This blog post originally appeared on ImpactReady's Blog, where both Maria and Joseph are Senior Partners.

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Comment by Marguerite Berger on October 27, 2015 at 21:06

Good comment, Jolanda.  We try to use open-ended questions for that purpose.

Comment by Jolanda on October 27, 2015 at 16:38

It was what I expressed when starting the course Gender Mainstreaming in Development Programs this morning; what hampers just to ask men and women what the outcome indicator should be? Instead of the actual practice using often lousy indicators affecting heavily the desired dialogue on social change in gender relations if we seriously practice monitoring for learning.

Comment by Marguerite Berger on October 21, 2015 at 2:39

Congratulations on becoming a father, Joseph.  I totally agree that participants' perspective is something we need to measure and take into account. That's basic ethics, and maybe there is even a relationship with medical outcomes that needs to be tested. As I mentioned on your website, a crucial missing indicator on your list--from a public health perspective--is cost.  Generally, the cost of vaginal delivery is way lower than C-section.  If a better sample than a group of your friends shows that outcomes are equal or better under the the less expensive procedure, it's better to use society's scarce resources in other ways.  The medical and pharmaceutical industries are very aware that patient requests can sway doctors toward more costly options. That's why they bombard us with ads! I think we should prioritize extending safer deliveries to more women ahead of giving more expensive options to the few.  The indicators that are being used tend to reflect this.  Another lesson about indicators--they are not distribution neutral!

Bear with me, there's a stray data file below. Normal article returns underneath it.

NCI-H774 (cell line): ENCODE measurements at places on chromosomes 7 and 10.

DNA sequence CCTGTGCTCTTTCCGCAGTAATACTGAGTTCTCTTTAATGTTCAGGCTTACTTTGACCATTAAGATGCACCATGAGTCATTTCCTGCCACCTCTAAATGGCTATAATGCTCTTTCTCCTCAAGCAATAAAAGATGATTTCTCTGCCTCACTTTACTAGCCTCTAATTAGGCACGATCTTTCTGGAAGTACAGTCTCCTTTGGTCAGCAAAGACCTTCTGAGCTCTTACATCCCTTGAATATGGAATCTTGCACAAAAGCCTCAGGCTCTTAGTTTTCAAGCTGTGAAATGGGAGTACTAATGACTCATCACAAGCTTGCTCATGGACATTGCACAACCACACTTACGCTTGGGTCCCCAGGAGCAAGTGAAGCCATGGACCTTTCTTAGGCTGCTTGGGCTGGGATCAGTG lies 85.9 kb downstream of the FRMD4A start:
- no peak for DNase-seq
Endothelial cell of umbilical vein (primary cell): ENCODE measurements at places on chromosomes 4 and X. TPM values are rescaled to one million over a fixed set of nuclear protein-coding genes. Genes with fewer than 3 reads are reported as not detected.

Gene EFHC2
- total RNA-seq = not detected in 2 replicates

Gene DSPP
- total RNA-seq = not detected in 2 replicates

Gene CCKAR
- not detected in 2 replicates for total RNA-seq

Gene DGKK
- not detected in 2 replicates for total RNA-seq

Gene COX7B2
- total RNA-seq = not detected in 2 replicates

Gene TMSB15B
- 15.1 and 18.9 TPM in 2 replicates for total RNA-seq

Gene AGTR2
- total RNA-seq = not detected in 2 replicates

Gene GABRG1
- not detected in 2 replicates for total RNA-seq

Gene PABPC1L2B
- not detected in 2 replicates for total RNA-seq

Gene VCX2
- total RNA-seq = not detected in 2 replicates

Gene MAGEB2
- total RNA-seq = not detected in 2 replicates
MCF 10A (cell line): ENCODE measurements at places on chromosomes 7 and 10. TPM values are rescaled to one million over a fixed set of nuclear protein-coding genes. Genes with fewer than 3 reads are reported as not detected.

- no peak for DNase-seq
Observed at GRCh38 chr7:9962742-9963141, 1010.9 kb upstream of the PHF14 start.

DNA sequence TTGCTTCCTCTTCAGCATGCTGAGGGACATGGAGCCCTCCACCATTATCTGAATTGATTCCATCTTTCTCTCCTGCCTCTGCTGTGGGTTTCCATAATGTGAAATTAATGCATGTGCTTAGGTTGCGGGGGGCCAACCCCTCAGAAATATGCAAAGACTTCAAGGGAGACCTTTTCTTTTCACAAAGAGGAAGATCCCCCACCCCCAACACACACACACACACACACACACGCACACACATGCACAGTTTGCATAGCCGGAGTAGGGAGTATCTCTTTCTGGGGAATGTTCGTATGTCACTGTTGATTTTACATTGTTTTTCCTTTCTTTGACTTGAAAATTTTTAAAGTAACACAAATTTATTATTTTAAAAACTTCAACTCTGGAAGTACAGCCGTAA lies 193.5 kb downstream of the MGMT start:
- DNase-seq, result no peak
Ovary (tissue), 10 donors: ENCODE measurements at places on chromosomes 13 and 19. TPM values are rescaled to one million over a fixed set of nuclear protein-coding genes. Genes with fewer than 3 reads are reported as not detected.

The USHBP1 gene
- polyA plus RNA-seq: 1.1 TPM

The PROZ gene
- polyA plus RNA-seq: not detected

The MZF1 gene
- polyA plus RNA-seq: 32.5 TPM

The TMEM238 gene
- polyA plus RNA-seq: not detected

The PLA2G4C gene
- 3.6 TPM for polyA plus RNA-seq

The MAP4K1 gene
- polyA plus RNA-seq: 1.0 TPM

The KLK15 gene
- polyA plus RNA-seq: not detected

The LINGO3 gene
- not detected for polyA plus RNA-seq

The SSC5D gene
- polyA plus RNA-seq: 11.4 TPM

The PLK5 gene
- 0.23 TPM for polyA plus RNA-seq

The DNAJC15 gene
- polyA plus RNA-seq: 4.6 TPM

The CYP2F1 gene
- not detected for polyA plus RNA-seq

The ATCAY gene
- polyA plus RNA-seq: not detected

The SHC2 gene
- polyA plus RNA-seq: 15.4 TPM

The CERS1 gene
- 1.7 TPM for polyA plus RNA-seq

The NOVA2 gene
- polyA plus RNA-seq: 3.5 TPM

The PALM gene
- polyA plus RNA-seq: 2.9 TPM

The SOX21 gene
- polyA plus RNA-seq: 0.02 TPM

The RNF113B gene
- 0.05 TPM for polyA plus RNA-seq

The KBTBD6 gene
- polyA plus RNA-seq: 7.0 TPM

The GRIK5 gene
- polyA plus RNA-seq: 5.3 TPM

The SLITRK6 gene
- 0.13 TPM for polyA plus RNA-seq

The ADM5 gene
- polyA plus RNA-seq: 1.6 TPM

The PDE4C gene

Comment by Krinna Shah on October 20, 2015 at 16:17

Dear Joseph,

To me knowledge and insight emerging out of experience in life hold more value than anything else. I sincerely appreciate this sharing.

Thanks and regards,

Krinna 

Comment by Jyotsna Sivaramayya on October 20, 2015 at 8:30

Congratulations on a safe delivery and wish you all well.

Your post is a reminder on what one is likely to forget while doing evaluations. The necessity for participatory evaluations could not have been expressed in better words.

Comment by Simren Singh on October 19, 2015 at 21:27
Thanks for sharing your experience. Congratulations to you and your wife.
Your experience throws light onto many things such as choice, individual autonomy vs state and its regulations, and more importantly like you mentioned, the subjective and flexible nature of indicators.